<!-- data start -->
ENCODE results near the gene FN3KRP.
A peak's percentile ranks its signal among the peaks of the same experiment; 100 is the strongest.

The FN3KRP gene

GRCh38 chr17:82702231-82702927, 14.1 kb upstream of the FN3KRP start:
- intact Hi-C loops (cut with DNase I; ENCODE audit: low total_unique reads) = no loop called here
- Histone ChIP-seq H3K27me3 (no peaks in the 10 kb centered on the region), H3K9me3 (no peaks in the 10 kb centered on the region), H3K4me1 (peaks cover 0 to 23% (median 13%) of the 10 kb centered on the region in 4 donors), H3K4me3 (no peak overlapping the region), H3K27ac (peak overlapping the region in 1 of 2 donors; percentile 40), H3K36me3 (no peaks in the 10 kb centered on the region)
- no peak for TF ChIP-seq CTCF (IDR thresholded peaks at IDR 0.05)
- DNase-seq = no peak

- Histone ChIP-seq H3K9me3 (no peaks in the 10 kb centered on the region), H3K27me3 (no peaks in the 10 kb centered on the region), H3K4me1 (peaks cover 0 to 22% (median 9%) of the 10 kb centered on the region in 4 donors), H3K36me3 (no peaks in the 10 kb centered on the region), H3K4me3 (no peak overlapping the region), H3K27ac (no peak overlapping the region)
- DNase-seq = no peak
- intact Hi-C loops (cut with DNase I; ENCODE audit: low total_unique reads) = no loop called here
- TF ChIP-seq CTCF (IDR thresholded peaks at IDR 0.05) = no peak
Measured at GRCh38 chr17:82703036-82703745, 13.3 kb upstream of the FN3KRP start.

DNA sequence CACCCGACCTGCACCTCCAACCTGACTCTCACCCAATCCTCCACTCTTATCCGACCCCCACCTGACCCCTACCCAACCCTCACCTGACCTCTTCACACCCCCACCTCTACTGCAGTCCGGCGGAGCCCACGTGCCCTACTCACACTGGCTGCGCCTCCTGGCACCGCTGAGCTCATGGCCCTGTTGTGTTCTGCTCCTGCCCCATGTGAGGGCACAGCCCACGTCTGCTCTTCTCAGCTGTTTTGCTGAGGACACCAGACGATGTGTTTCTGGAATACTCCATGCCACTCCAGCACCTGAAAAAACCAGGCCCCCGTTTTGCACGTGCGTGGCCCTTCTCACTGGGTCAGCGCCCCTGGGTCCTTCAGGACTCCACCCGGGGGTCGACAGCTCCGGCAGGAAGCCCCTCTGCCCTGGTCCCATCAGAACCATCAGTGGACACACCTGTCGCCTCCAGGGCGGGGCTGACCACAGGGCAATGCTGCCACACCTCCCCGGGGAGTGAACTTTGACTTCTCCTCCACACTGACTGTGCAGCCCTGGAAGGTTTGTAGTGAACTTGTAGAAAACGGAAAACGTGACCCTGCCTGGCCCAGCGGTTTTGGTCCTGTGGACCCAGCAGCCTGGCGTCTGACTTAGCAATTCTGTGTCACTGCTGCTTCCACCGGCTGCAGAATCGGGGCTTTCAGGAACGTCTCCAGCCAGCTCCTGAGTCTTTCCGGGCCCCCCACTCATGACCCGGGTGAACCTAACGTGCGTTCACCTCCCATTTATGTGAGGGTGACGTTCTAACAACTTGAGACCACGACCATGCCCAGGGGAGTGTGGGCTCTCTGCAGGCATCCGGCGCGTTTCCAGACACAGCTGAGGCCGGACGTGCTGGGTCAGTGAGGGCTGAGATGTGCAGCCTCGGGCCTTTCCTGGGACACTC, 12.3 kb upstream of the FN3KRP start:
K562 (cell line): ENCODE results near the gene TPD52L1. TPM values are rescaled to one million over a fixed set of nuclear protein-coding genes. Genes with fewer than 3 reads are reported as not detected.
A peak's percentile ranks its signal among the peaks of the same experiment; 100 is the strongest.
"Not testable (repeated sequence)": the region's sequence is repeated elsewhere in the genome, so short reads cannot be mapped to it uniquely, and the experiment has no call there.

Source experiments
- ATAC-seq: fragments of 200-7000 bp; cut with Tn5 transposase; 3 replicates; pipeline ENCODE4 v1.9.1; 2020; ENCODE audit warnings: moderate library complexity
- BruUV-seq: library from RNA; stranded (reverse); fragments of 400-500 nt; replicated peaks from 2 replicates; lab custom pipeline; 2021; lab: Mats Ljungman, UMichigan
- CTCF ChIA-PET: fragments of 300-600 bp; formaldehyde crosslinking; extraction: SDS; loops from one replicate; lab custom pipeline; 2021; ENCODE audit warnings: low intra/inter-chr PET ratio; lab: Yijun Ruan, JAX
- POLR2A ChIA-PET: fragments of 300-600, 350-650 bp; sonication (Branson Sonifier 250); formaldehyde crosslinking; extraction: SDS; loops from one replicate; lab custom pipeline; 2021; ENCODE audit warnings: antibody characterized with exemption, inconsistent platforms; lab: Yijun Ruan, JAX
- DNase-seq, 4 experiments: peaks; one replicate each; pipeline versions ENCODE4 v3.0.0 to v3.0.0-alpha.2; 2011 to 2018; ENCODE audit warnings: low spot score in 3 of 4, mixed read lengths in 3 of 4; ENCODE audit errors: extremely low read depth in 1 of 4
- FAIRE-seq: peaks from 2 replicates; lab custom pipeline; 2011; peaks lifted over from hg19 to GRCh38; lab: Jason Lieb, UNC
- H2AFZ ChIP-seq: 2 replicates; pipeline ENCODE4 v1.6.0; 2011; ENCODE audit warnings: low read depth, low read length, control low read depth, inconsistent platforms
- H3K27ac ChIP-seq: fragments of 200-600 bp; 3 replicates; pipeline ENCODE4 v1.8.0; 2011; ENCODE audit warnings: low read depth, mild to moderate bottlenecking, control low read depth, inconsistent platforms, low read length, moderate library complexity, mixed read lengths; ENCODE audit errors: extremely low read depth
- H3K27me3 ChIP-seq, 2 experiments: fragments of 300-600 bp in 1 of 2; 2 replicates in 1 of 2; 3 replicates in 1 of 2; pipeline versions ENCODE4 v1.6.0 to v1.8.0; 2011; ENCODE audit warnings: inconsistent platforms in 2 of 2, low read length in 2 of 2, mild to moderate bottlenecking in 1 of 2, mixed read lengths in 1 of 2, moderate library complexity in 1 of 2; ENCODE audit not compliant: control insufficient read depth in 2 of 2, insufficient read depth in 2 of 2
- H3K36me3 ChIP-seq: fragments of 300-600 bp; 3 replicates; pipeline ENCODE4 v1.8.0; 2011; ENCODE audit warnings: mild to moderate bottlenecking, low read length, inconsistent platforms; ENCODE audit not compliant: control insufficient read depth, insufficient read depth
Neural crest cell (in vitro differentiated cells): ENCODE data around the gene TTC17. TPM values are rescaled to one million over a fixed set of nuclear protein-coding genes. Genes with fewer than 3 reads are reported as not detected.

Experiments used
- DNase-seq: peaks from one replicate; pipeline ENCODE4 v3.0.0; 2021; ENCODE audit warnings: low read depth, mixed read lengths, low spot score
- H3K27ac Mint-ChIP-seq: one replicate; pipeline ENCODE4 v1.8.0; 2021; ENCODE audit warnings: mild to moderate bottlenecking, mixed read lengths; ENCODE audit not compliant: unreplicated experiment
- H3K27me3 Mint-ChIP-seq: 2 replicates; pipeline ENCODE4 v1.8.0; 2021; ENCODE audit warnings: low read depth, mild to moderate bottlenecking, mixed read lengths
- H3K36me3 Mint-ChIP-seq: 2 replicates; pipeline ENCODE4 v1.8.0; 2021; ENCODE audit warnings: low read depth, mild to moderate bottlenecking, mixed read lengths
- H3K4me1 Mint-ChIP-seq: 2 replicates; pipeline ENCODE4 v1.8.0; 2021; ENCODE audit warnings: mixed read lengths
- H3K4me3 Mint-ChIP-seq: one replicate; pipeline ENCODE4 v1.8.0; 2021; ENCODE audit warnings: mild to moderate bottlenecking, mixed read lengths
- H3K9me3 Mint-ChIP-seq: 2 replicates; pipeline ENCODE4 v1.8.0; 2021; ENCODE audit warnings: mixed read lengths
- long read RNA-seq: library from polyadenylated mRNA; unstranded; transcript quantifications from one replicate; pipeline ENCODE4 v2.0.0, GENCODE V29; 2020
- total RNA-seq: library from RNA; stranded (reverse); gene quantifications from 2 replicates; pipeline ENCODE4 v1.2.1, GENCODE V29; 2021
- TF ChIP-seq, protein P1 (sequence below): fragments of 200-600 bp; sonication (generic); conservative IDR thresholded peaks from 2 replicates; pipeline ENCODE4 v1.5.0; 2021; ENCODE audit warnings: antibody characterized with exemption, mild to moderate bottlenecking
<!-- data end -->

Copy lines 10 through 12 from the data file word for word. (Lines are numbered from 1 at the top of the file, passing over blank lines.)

- DNase-seq = no peak
- intact Hi-C loops (cut with DNase I; ENCODE audit: low total_unique reads) = no loop called here
- TF ChIP-seq CTCF (IDR thresholded peaks at IDR 0.05) = no peak